Living on campus can be a life-changing experience. Moving out for the first time and interacting with new friends can contribute to years of priceless memories.
But for Erika Smith this life-changing experience has turned into a nightmare.
A couple of months after several complaints were made about rat sightings in and around the CSUN dorms, Smith saw no other option but to move back home with her parents.
“I’m never living in the dorms again,” said Smith, sophomore special education major. “Fortunately my parents don’t live too far from campus.”
Smith said she was moved to another dorm in the middle of the spring semester and was not notified by housing officials about pest complaints from the previous residents.
What happened next was enough to shatter Smith’s expectations of on-campus living.
Within the first few days of moving to a new dorm, Smith and her roommates reported several encounters with rats in their dorm room in building 3201.
“We would wake up and notice that the trash was all over the place,” Smith said. “There were even holes in our cereal boxes where the rats ate through.”
Several sightings later, Smith requested to be moved to a different building. To her surprise, it was not an easy task.
Smith said her request was rejected because the dorms were packed to capacity due to large number of international students occupying various buildings.
Although Smith was able to move back home, her roommates were not as lucky.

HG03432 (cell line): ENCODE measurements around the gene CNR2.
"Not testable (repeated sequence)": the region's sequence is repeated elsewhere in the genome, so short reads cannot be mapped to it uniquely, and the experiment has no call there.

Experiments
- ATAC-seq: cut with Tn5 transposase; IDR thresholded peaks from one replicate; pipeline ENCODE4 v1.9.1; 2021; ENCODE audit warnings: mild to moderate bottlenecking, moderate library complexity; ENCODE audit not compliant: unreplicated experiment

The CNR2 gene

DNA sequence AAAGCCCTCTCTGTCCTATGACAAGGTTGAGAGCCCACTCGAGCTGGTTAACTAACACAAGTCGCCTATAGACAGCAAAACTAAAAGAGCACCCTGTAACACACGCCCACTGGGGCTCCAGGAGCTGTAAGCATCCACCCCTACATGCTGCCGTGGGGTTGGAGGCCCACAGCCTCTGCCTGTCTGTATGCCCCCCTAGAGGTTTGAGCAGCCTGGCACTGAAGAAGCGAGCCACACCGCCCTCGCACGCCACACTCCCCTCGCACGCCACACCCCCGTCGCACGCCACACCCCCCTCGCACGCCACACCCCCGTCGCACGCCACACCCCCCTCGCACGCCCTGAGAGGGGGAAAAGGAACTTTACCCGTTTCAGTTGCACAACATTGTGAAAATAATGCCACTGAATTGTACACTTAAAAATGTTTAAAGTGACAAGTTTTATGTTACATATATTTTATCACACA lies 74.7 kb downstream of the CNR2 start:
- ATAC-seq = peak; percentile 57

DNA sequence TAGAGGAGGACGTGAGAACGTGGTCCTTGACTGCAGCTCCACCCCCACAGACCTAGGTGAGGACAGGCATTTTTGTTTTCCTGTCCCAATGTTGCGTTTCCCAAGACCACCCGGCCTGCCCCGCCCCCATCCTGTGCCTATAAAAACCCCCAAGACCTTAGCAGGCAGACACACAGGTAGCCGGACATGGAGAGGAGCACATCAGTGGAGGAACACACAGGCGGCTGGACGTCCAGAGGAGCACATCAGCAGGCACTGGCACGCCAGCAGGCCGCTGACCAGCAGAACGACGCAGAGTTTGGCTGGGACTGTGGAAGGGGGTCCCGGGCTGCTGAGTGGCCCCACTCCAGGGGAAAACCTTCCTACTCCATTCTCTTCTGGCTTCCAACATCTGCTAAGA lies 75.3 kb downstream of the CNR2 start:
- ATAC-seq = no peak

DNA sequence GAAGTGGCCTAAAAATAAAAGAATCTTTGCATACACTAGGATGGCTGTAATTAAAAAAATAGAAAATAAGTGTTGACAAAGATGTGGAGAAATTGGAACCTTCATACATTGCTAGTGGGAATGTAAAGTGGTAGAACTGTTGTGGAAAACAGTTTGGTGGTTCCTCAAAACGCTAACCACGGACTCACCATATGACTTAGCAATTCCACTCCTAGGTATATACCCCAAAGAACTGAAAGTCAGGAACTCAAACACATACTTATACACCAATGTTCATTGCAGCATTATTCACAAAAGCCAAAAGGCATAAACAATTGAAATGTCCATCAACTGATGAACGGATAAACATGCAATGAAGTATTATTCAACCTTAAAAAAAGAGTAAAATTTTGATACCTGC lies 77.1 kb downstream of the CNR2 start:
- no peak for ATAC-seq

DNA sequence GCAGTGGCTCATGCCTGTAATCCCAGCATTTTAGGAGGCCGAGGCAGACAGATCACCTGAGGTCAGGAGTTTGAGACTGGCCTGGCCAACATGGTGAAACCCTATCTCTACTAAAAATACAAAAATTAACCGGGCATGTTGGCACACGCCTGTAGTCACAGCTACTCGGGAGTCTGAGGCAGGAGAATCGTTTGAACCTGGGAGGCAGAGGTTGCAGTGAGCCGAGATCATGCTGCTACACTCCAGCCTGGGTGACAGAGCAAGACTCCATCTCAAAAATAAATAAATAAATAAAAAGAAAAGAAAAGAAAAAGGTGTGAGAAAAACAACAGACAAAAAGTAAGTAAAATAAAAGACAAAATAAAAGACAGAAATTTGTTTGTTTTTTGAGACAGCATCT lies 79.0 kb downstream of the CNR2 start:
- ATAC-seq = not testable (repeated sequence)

With their parents living far from campus, Smith’s roommates had no place to go. Fortunately for her friends, Smith insisted they stay at her parents’ home until their living situation was resolved.
Although many CSUN students living in the dorms are concerned with the recent pest problem, not all students have had bad experiences.
Crystal Brooke Alforque, national communications coordinator of the Residence Halls Association and a resident at the dorms, said she has not had any encounters with rats in her building.
Alforque said she was aware of the problem, as it has been the subject of several RHA meetings.
While Alforque admits to never seeing rats in her building, she did recall seeing a cockroach in her dorm room.
But because it was not a recurring problem, Alforque felt it was not necessary to report the encounter to maintenance.
While there have been no more formal complaints about rats in the recent weeks, Stephen Reeves, Supervisor of Maintenance, urges students to keep their rooms as clean as possible to prevent potential pest problems in the future.
Reeves said that one way to prevent pest problems is to keep food in a centrally-located place, such as the kitchen.
Reeves also advises students to thoroughly rinse their plates and regularly take out the trash, as remnants of food could potentially attract pests.
He said rats are not the only pests common to the area.
“One bad thing about (the dorms) is it used to be a cornfield,” Reeves said. “The ants that once invaded the cornfields stuck around after the dorms were constructed.”
Reeves said Dewey Pest Control has been doing monthly routine services at the CSUN dorms, but because of university regulations, the pest control company cannot spray any chemicals.
Instead, technicians have been placing glue traps throughout the dorms – a strategy that Smith and her roommates believe has been ineffective.
Throughout her stay at the dorms, Smith does not recall seeing a rat in any of the traps, nor did she see any signs that the bait was tampered.
Smith is in the process of filing a complaint with the state. Smith and her roommates believe the university did not handle the problem in the best way.